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1 - 10 of 30 results for: ESF

ESF 1A: Education as Self-Fashioning: The Active, Inquiring, Beautiful Life

Moving through history from the Rome of the Emperor Hadrian, to the city-states of Renaissance Italy, to the 18th century republic of the United States, we will examine how self-made men fashioned themselves and their surroundings by educating themselves broadly.  We will ask how a liberal education made their active careers richer and more transformational. We will also take up the great debate on whether a liberal education or vocational training is the surest path to advancement.  We will engage this debate through the works of W.E.B. Du Bois and Booker T. Washington but consider today's struggle over the same issues, a struggle that engrosses both highly industrialized and developing societies.
Terms: not given this year, last offered Autumn 2017 | Units: 7 | UG Reqs: THINK, WAY-ER, Writing 1 | Grading: Letter (ABCD/NP)

ESF 2: Education as Self-Fashioning: How to Become a Global Citizen?

The concept of a liberal arts education was first developed in eighteenth-century Prussia by Wilhelm von Humboldt (1767-1835) and soon adopted by other countries, including the United States. Humboldt considered a liberal arts education to be both a foundational and transformative process in the development of the self, and he was convinced that it was essential in creating moral and ethical citizens in an increasingly global world. From his point of view, the cultivation of oneself leads to the freedom of thought, freedom to act, freedom to assert oneself as an individual, freedom to access knowledge, and freedom to determine one¿s own role in society. In this course we will explore Humboldt¿s concept of education and examine the ways in which it is reflected and refracted in debates about university education still today. This course satisfies the Aesthetic and Interpretive Inquiry WAY (AII).
Terms: Aut | Units: 7 | UG Reqs: THINK, WAY-A-II, Writing 1 | Grading: Letter (ABCD/NP)

ESF 2A: Education as Self-Fashioning: How to Become a Global Citizen or the German Tradition of Bildung.

This course considers education not as training in external knowledge or skills but as a lifelong process of development and growth in which an individual cultivates her or his spiritual, cultural and social sensibilities. This concept of education - education as a formative and transformative process in the development of the self - is called Bildung in German and has a long tradition reaching back to the Middle Ages. The term first appears in the writings of the mystic Meister Eckhart who defines it as self-composure which he regards as a crucial stage in our spiritual development. The concept of Bildung takes on a secular meaning in the Reformation, when Ulrich von Hutten first coined the phrase that has become Stanford's motto: "Die Luft der Freiheit weht". (The wind of freedom is blowing). What he meant is that the cultivation of oneself leads to the freedom of thought, freedom to act, freedom to assert oneself as an individual, freedom to access knowledge, and freedom to determin more »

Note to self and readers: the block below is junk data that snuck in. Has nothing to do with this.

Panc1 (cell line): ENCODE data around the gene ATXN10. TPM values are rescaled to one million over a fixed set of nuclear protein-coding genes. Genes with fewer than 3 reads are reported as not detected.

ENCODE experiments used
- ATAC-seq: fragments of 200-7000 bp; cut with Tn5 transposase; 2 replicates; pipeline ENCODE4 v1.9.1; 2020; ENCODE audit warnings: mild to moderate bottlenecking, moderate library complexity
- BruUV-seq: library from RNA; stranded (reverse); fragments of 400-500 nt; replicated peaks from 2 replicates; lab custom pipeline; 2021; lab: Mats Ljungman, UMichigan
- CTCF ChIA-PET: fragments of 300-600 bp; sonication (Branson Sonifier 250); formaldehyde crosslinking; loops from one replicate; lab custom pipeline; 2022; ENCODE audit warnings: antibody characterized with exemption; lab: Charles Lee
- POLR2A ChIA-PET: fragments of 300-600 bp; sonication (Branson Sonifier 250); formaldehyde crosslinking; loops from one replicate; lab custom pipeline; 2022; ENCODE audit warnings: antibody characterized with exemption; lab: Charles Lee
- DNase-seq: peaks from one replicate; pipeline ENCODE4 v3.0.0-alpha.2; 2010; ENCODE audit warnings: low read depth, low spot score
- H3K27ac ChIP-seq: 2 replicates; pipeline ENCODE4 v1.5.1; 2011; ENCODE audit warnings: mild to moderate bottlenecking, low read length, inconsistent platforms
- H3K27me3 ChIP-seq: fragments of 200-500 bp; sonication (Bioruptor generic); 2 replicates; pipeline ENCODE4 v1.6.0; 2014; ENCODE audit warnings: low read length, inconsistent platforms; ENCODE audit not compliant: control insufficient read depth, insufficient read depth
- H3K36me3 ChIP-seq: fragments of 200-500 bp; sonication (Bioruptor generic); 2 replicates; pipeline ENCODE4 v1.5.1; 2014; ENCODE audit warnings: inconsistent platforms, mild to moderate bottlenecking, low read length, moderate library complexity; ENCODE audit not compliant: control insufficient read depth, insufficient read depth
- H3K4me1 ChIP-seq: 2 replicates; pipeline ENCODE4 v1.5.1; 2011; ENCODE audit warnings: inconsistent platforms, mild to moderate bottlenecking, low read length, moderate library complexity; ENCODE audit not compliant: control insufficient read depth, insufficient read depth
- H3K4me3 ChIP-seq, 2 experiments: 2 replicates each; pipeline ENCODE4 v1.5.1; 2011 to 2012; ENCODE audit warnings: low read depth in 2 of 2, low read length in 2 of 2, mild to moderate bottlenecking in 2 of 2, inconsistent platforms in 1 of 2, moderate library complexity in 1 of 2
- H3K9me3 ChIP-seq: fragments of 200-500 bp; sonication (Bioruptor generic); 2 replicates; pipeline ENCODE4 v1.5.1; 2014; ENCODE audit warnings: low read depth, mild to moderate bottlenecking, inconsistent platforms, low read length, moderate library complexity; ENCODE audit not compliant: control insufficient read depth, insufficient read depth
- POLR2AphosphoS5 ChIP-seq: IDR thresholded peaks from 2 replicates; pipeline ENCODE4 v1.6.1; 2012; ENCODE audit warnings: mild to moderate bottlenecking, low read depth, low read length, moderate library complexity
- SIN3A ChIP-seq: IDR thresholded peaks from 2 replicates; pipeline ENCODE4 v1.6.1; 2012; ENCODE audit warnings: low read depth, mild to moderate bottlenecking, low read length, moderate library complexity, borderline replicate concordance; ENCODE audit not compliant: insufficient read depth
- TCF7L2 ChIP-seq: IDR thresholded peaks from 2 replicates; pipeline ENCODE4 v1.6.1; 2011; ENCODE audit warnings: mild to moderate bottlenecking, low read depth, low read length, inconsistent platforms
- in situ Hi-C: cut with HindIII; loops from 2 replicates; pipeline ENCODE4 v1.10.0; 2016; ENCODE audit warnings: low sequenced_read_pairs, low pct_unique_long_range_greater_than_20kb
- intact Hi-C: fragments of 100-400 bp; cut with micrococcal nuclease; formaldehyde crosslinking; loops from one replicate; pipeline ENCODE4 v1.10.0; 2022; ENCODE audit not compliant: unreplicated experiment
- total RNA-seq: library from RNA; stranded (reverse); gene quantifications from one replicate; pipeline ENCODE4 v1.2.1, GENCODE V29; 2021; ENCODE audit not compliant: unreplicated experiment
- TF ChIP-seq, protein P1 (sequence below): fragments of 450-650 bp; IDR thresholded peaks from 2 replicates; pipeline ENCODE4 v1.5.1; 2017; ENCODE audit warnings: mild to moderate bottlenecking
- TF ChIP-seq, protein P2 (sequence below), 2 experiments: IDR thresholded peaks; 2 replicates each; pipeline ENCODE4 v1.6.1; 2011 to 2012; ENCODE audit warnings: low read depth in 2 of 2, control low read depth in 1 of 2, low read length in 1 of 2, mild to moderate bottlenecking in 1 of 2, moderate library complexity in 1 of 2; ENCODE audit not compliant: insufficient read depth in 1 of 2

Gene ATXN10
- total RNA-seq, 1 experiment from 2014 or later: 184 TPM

This course considers education not as training in external knowledge or skills but as a lifelong process of development and growth in which an individual cultivates her or his spiritual, cultural and social sensibilities. This concept of education - education as a formative and transformative process in the development of the self - is called Bildung in German and has a long tradition reaching back to the Middle Ages. The term first appears in the writings of the mystic Meister Eckhart who defines it as self-composure which he regards as a crucial stage in our spiritual development. The concept of Bildung takes on a secular meaning in the Reformation, when Ulrich von Hutten first coined the phrase that has become Stanford's motto: "Die Luft der Freiheit weht". (The wind of freedom is blowing). What he meant is that the cultivation of oneself leads to the freedom of thought, freedom to act, freedom to assert oneself as an individual, freedom to access knowledge, and freedom to determine one's own role in society. This idea of education as an internal and transformative process is central to debates in the nineteenth century (both in Germany and the United States) in which self-reflection is seen as key to the cultivation of an individual's identity and to her or his role as a member of society. In this course we will read reflections on education as self-fashioning by some of the greatest German thinkers spanning from the Middle Ages to the present. We will also enjoy some contemporary parodies of such reflections. These readings and our discussions will help us to understand Stanford undergraduate education as a transformative process of self-realization in our global society.
Terms: not given this year, last offered Autumn 2016 | Units: 7 | UG Reqs: THINK, WAY-A-II, Writing 1 | Grading: Letter (ABCD/NP)